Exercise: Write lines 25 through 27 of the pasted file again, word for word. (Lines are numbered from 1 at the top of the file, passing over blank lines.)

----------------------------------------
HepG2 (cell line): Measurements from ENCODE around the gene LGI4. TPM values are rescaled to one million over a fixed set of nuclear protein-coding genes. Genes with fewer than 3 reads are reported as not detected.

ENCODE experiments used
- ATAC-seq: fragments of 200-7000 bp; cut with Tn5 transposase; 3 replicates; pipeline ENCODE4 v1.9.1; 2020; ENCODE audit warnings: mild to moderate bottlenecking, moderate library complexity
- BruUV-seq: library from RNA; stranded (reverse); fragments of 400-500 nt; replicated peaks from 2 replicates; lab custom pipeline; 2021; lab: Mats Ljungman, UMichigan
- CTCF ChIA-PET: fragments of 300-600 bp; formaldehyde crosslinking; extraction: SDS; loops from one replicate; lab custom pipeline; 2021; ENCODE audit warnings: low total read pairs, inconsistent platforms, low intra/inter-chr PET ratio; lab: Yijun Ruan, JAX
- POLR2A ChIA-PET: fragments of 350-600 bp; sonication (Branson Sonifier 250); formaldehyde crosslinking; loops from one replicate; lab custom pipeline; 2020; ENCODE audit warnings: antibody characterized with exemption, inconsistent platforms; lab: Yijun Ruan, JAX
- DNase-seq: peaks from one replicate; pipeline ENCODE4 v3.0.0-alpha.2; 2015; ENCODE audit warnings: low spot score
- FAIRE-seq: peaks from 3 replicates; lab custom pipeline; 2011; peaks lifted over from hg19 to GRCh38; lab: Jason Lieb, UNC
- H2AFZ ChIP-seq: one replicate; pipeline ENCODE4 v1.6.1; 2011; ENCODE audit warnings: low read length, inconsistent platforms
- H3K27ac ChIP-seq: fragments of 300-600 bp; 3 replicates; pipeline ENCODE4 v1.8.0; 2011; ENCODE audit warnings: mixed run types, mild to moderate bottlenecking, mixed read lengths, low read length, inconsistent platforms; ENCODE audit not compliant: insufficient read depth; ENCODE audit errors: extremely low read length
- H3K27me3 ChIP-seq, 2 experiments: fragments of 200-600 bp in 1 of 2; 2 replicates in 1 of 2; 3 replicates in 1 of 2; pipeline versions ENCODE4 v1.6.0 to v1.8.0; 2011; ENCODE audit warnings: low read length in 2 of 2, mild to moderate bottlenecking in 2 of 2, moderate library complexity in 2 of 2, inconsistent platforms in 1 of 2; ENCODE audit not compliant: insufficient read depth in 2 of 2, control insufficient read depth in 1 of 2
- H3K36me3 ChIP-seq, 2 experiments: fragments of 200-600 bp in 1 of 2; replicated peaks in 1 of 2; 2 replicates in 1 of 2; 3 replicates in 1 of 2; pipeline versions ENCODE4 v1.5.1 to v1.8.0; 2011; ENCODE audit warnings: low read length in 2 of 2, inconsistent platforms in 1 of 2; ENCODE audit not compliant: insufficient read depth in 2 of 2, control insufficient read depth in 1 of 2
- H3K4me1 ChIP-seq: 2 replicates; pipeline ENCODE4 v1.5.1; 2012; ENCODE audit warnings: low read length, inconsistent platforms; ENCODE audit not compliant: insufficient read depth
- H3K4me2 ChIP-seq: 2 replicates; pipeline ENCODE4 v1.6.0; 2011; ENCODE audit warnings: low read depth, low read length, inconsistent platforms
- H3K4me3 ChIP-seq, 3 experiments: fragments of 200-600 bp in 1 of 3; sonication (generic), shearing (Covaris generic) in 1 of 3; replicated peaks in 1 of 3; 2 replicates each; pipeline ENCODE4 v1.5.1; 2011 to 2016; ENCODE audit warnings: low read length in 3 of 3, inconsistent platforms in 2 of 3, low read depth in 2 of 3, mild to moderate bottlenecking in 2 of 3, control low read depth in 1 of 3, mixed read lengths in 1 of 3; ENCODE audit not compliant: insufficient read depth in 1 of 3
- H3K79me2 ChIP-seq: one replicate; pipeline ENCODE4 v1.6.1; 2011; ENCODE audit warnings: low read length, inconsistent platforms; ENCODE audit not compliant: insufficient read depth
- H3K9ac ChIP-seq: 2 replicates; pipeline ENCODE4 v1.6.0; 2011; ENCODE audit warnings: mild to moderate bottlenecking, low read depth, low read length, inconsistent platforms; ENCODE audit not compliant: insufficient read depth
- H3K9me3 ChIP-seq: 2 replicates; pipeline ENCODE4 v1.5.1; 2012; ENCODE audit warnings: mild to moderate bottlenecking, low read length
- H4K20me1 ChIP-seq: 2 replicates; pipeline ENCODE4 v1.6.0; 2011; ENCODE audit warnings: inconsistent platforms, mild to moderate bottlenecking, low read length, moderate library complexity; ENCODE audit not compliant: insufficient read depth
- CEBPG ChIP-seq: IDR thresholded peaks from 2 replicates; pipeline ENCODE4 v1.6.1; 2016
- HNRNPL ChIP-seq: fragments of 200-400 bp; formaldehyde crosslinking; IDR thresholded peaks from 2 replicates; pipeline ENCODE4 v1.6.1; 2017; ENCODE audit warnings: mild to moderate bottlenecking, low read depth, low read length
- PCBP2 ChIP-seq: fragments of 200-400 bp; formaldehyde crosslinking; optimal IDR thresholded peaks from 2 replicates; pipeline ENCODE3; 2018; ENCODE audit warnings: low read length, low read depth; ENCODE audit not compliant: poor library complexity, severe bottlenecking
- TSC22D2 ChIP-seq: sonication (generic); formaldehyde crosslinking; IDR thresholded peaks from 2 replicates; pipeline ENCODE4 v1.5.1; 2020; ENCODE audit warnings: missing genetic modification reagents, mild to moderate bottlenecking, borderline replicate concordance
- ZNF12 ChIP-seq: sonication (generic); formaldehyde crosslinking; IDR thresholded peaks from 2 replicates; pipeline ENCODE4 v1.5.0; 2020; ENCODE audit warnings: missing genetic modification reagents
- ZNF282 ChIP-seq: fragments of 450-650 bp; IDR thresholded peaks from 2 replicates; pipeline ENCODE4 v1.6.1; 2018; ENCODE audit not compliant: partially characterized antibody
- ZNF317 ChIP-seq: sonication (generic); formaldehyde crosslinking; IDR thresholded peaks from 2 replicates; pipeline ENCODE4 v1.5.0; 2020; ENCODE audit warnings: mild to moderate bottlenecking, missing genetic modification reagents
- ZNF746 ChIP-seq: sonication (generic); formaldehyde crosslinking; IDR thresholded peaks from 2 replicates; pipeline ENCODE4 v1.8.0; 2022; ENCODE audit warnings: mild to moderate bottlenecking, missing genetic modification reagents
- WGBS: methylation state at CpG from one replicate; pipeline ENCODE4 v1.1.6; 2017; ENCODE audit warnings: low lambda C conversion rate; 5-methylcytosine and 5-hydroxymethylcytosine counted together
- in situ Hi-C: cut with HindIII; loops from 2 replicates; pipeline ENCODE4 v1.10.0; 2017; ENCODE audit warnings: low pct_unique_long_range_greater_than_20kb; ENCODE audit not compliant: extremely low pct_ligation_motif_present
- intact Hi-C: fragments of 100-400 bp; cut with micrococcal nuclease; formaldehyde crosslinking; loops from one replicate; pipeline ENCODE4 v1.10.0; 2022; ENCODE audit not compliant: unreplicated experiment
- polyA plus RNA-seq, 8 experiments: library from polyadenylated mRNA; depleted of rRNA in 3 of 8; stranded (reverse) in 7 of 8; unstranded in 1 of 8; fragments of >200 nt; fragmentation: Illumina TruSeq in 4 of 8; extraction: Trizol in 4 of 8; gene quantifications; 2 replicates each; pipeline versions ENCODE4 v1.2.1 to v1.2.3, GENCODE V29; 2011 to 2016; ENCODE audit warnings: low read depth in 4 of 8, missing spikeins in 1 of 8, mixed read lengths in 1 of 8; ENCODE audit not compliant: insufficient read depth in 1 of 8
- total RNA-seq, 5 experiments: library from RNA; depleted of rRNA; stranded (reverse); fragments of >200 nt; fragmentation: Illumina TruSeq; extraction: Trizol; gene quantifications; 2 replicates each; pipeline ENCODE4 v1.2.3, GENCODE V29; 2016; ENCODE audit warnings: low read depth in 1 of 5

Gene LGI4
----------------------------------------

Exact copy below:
- ZNF282 ChIP-seq: fragments of 450-650 bp; IDR thresholded peaks from 2 replicates; pipeline ENCODE4 v1.6.1; 2018; ENCODE audit not compliant: partially characterized antibody
- ZNF317 ChIP-seq: sonication (generic); formaldehyde crosslinking; IDR thresholded peaks from 2 replicates; pipeline ENCODE4 v1.5.0; 2020; ENCODE audit warnings: mild to moderate bottlenecking, missing genetic modification reagents
- ZNF746 ChIP-seq: sonication (generic); formaldehyde crosslinking; IDR thresholded peaks from 2 replicates; pipeline ENCODE4 v1.8.0; 2022; ENCODE audit warnings: mild to moderate bottlenecking, missing genetic modification reagents